The yellow noodles were mixed generously with homemade spicy chilli gravy, vegetables, large chunks of pork ribs, and deshelled prawns.

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My personal favourite way of eating dry prawn noodles: mix in a generous amount of chilli powder, drizzle half a spoonful of soup, and mix thoroughly.

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The chilli reminded me of a mix between sambal belachan and spicy shrimp paste. Though I initially thought that the homemade chilli sauce was on the sweeter side, the spicy kick quickly took over.

The way that the fiery spice fills your entire mouth was deliciously addictive. I was quickly sweating (I may have added a tinge too much chilli powder), but I couldn’t stop slurping up these yummy noodles.

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What I particularly liked about this bowl of noodles was how tender the pork ribs were.

While the meat was firm when I prodded at it with my chopsticks, it slid off the bone when I tried to tear it apart. I didn’t even have to use my teeth — that was how soft and tender it was!

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The Pigs Tail Noodle (S$6) came with yellow noodles, a handful of pigs tails, and was accompanied by fresh vegetables and shallots.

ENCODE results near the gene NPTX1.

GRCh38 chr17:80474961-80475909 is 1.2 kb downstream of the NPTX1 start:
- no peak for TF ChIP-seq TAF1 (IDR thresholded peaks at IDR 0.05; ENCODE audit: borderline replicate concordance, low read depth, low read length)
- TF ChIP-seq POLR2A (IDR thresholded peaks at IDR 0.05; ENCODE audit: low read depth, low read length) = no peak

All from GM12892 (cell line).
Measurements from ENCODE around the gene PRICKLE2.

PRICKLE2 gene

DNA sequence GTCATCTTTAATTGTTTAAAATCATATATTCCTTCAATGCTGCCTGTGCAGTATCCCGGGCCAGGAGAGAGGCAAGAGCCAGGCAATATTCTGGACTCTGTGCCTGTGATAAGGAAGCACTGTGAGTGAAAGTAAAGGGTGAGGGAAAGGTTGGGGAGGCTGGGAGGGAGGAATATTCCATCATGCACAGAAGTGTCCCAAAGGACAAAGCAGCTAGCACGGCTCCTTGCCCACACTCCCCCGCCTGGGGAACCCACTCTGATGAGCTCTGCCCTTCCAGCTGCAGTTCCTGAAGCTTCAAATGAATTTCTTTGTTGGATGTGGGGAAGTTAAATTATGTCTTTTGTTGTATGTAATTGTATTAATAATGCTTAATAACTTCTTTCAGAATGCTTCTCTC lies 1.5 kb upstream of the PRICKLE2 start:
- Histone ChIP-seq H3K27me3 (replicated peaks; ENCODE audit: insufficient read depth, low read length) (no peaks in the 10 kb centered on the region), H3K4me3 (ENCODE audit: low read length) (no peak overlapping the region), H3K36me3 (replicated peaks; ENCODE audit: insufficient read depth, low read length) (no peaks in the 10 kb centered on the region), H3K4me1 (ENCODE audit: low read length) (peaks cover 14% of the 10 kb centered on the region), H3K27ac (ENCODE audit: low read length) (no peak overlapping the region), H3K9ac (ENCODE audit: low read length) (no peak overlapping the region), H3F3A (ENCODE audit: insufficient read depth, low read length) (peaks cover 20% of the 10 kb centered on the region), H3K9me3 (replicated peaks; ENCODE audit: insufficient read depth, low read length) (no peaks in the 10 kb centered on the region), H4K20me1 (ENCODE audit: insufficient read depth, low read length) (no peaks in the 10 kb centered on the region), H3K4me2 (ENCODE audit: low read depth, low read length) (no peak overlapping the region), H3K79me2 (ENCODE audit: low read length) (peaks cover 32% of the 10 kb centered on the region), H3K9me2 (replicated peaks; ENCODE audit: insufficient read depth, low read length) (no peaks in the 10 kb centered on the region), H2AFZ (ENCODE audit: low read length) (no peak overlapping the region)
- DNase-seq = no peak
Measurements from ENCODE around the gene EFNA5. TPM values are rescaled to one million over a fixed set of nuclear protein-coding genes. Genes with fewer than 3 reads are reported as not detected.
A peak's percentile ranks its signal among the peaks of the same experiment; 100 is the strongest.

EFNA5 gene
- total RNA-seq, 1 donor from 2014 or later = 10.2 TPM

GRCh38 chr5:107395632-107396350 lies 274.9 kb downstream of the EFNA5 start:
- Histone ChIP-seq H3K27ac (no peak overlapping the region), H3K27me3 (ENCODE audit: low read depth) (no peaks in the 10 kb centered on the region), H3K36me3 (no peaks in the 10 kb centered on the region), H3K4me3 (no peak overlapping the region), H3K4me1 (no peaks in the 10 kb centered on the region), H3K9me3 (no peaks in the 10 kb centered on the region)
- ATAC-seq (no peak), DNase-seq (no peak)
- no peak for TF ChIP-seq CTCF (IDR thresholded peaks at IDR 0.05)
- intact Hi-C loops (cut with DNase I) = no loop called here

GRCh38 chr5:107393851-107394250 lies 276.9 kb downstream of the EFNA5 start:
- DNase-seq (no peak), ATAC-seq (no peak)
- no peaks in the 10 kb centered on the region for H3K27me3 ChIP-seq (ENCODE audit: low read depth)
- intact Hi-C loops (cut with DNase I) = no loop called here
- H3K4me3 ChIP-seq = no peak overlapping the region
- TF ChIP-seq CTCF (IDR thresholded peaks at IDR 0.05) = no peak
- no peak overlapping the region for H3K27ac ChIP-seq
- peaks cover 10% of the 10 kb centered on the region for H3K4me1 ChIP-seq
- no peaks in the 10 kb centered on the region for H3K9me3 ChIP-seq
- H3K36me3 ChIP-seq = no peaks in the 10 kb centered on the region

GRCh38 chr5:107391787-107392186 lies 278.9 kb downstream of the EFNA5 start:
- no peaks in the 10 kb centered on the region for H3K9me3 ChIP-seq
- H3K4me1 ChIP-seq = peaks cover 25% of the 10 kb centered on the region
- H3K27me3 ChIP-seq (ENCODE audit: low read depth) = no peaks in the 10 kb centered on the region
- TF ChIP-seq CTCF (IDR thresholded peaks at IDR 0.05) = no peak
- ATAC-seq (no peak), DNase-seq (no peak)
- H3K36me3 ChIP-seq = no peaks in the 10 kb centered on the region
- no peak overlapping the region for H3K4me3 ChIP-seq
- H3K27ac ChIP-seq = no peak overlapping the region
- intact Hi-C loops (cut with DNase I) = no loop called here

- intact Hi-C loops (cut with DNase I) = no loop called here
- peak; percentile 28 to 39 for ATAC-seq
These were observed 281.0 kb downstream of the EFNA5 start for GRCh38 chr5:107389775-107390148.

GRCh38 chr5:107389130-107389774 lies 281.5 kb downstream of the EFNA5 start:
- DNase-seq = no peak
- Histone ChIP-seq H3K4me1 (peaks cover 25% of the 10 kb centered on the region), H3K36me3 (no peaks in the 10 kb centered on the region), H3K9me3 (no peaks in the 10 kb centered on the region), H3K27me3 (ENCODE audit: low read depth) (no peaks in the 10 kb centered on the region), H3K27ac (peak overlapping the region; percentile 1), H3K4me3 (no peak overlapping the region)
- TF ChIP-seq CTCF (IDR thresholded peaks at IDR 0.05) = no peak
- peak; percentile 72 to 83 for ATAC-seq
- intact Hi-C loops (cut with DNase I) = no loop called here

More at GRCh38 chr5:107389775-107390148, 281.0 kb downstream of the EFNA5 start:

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I’ve got to admit, this was the first time I’ve had pigs tail, and I was surprised by how soft and tender they were. It reminded me of pork ribs, with how the meat was accompanied by a good amount of soft bone.

For those who love gnawing on soft bones and enjoying how the silky meat falls off the bone, Ming’s Prawn Noodle’s Pigs Tail Noodle would definitely be something you’d love.

It might be interesting to note that pigs tails used to be thrown away by butchers in the past, but as time went by, people began to be more accepting of it.

It’s amazing to see how far passion, dedication and hard work has taken Jia Ming, an individual who was born in the same generation as most of us youngsters in the SETHLUI.com office.

The amount of work, effort and love that he’s put into Ming’s Prawn Noodle is astounding. It’s great to see Singapore’s younger generation stepping up and working hard for something they’re passionate about.

Jia Ming’s hard work is evident through his food. The bowls of prawn noodles are super slurp-worthy and the ingredients used are all fresh and sweet. From the full-bodied and sweet broth to the fresh prawns and fork-tender pork ribs, I’d definitely come back again to enjoy a comforting bowl from Ming’s Prawn Noodle.

Expected Damage: S$3.50 – S$7 per pax

Price: $

Our Rating: 5 / 5

Ming's Prawn Noodle

120 Bukit Merah Lane 1, #01-01, Alexandra Village Food Centre, Singapore 150120

Our Rating 5/5

Ming's Prawn Noodle

120 Bukit Merah Lane 1, #01-01, Alexandra Village Food Centre, Singapore 150120

Telephone: +65 9616 0495
Operating Hours: 7am - 3pm (Thu - Tue)
Telephone: +65 9616 0495

Operating Hours: 7am - 3pm (Thu - Tue)